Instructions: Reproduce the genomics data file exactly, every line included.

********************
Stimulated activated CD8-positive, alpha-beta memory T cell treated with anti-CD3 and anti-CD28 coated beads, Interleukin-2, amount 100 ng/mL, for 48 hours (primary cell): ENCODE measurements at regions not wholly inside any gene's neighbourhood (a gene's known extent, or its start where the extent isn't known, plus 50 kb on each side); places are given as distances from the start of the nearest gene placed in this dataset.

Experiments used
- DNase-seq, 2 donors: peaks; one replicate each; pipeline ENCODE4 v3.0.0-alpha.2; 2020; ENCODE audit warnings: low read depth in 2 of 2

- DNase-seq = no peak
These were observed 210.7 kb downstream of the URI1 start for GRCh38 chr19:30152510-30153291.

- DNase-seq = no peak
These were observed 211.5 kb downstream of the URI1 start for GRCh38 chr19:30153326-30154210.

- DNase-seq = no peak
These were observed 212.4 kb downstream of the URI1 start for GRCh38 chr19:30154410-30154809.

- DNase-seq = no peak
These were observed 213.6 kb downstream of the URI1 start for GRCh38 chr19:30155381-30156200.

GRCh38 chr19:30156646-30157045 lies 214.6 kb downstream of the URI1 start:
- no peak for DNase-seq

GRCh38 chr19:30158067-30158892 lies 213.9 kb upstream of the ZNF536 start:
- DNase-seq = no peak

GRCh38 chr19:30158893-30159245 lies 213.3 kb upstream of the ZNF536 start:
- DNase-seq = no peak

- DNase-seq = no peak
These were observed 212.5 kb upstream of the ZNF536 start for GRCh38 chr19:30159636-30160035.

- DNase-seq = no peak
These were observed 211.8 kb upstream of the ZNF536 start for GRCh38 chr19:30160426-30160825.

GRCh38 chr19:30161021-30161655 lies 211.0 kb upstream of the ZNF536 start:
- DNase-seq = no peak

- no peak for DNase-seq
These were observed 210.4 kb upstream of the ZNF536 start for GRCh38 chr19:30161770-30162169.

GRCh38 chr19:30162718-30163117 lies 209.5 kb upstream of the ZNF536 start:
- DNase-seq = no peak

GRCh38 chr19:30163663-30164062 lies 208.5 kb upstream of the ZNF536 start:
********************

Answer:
Stimulated activated CD8-positive, alpha-beta memory T cell treated with anti-CD3 and anti-CD28 coated beads, Interleukin-2, amount 100 ng/mL, for 48 hours (primary cell): ENCODE measurements at regions not wholly inside any gene's neighbourhood (a gene's known extent, or its start where the extent isn't known, plus 50 kb on each side); places are given as distances from the start of the nearest gene placed in this dataset.

Experiments used
- DNase-seq, 2 donors: peaks; one replicate each; pipeline ENCODE4 v3.0.0-alpha.2; 2020; ENCODE audit warnings: low read depth in 2 of 2

- DNase-seq = no peak
These were observed 210.7 kb downstream of the URI1 start for GRCh38 chr19:30152510-30153291.

- DNase-seq = no peak
These were observed 211.5 kb downstream of the URI1 start for GRCh38 chr19:30153326-30154210.

- DNase-seq = no peak
These were observed 212.4 kb downstream of the URI1 start for GRCh38 chr19:30154410-30154809.

- DNase-seq = no peak
These were observed 213.6 kb downstream of the URI1 start for GRCh38 chr19:30155381-30156200.

GRCh38 chr19:30156646-30157045 lies 214.6 kb downstream of the URI1 start:
- no peak for DNase-seq

GRCh38 chr19:30158067-30158892 lies 213.9 kb upstream of the ZNF536 start:
- DNase-seq = no peak

GRCh38 chr19:30158893-30159245 lies 213.3 kb upstream of the ZNF536 start:
- DNase-seq = no peak

- DNase-seq = no peak
These were observed 212.5 kb upstream of the ZNF536 start for GRCh38 chr19:30159636-30160035.

- DNase-seq = no peak
These were observed 211.8 kb upstream of the ZNF536 start for GRCh38 chr19:30160426-30160825.

GRCh38 chr19:30161021-30161655 lies 211.0 kb upstream of the ZNF536 start:
- DNase-seq = no peak

- no peak for DNase-seq
These were observed 210.4 kb upstream of the ZNF536 start for GRCh38 chr19:30161770-30162169.

GRCh38 chr19:30162718-30163117 lies 209.5 kb upstream of the ZNF536 start:
- DNase-seq = no peak

GRCh38 chr19:30163663-30164062 lies 208.5 kb upstream of the ZNF536 start: